It’s all in Plato – Genocide, Morality and the Euthyphro Dilemma
It’s all in Plato, all in Plato: bless me, what do they teach them at those schools!
C.S.Lewis, The Last Battle
A lot of the Christians I know love this quote, spoken by Digory Kirke in Lewis’s Chronicles of Narnia. I can see why – it’s often used to illustrate a claim that Christian theology wasn’t invented from scratch in the 1st Century, but can be seen as a logical progression from some well-worn Platonic ideas developed centuries earlier.
That’s true in some cases, but Plato’s just one philosopher, and he said a lot of things that are rather a long way from Christian ideals. For example, he also thought infanticide was not just acceptable, but an advisable state policy. And he developed a line of discussion, known as the Euthyphro Dilemma, which continues to cause serious moral difficulties for religious beliefs of all stripes.
The Dilemma, in essence, is whether God commands certain actions because they’re good, or whether they’re only good because God commands them. In other words, is there an objective moral standard independent of God, or does God define that moral standard by His actions and commands? The former overturns God’s sovereignty, the latter makes God’s morality arbitrary.
Much discussion throughout history has centred on attempting to steer a course between the Scylla and Charybdis of these two conclusions, and to me, the most obvious and troublesome problem for Christianity is dealing with the genocide which is apparently commanded by God in the Old Testament.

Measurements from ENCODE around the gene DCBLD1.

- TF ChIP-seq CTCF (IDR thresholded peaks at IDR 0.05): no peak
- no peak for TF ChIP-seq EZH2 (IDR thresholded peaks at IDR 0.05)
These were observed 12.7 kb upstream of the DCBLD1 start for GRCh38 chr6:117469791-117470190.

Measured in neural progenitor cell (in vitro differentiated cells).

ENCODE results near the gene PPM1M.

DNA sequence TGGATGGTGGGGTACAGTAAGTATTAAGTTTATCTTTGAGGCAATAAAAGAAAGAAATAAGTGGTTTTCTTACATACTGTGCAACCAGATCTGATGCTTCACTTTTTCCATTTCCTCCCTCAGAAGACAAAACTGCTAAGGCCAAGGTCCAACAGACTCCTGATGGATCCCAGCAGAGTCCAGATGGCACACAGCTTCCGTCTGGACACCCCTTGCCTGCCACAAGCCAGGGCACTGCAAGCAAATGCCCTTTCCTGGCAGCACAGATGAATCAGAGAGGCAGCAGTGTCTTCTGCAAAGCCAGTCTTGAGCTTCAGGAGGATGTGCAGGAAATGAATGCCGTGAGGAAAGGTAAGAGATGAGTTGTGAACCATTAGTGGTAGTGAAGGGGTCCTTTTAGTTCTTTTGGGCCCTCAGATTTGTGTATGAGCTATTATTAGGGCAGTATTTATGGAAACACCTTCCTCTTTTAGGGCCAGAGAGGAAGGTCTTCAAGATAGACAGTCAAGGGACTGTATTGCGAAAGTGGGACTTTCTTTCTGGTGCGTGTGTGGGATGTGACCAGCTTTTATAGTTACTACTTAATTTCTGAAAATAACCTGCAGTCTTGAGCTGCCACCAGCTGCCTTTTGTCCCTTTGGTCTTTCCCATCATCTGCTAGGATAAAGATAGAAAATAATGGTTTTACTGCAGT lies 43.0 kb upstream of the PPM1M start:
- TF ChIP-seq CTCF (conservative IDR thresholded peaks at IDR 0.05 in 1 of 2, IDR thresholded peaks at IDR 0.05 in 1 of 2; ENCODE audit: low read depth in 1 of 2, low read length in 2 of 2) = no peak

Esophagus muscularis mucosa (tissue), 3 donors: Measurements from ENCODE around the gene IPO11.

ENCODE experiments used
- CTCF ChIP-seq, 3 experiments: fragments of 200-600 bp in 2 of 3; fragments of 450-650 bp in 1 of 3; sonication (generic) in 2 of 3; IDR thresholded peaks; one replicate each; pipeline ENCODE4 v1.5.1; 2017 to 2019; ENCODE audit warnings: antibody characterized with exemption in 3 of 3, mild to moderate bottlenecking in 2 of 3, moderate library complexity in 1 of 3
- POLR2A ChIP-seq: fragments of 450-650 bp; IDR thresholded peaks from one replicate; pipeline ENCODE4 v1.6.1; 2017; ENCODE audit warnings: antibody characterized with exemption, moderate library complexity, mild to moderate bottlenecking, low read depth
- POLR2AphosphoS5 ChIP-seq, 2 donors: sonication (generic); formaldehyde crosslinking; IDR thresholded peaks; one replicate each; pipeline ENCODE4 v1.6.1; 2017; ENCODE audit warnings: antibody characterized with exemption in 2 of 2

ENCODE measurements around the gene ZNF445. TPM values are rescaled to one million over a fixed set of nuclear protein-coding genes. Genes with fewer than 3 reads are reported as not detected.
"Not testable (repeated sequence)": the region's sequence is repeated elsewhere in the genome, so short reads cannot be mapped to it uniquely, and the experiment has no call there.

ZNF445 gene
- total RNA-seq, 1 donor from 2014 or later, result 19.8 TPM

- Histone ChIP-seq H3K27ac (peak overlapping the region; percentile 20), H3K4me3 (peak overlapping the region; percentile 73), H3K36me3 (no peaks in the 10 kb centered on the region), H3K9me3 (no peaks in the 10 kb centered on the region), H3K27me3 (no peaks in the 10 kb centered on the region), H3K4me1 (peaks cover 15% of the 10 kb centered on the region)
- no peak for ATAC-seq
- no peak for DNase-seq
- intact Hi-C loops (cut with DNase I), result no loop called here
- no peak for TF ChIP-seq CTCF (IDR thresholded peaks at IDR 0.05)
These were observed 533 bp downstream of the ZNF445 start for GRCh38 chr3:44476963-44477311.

Apologists regularly attempt to justify these actions, often with reference to God being free to do what He likes, by virtue of being God, or to claimed moral justifications. Some bizarrely attempt both at once, like a lawyer arguing that his client wasn’t at the scene of the crime, and even if he was, he had an entirely innocent reason. But you can’t have it both ways. Is such an act of genocide inherently moral, or is God entitled to define morality as He wishes? It’s one or the other.
If committing genocide is objectively moral, it must be acceptable for us to do it – unsurprisingly, few people are prepared to make such a claim. If you reject that option, you’re saying God gets to decide what’s moral and what isn’t, especially seeing that He’s happy to tell other people not to kill each other. Might makes right, and moral justifications are unnecessary and irrelevant.
That’s unsettling enough, but it carries additional implications. A common criticism of atheism is that it offers no objective basis for morality. That’s a weak argument – it says nothing about the truth of the position, only complaining that it’s inconvenient – but if God can arbitrarily determine His own morality, Christianity suffers from the same problem. God’s morality would be no more objective than any other system.
That means God would be entitled to tell someone to sacrifice his son, go on a killing spree, or commit any act, no matter how vile or apparently immoral. Of course, anyone with an ounce of decency or morality would question such a command, but how could you dissuade someone else who says God told him to do that? If God defines His own morality, it would be moral for Him to tell people to do whatever He wants. Given this, criticising atheism for the lack of an objective brake on immoral behaviour is particularly ironic.
The obvious answer is to acknowledge that stories of divinely-ordained genocide are self-justifying Israelite propaganda, and a long way from the truth. I’m surprised by how few apologists take this approach. Presumably, they take the view that once any part of the Bible is discarded, it opens the way to more and more, but when the alternative is defending the indefensible, I’d say that was a necessary risk.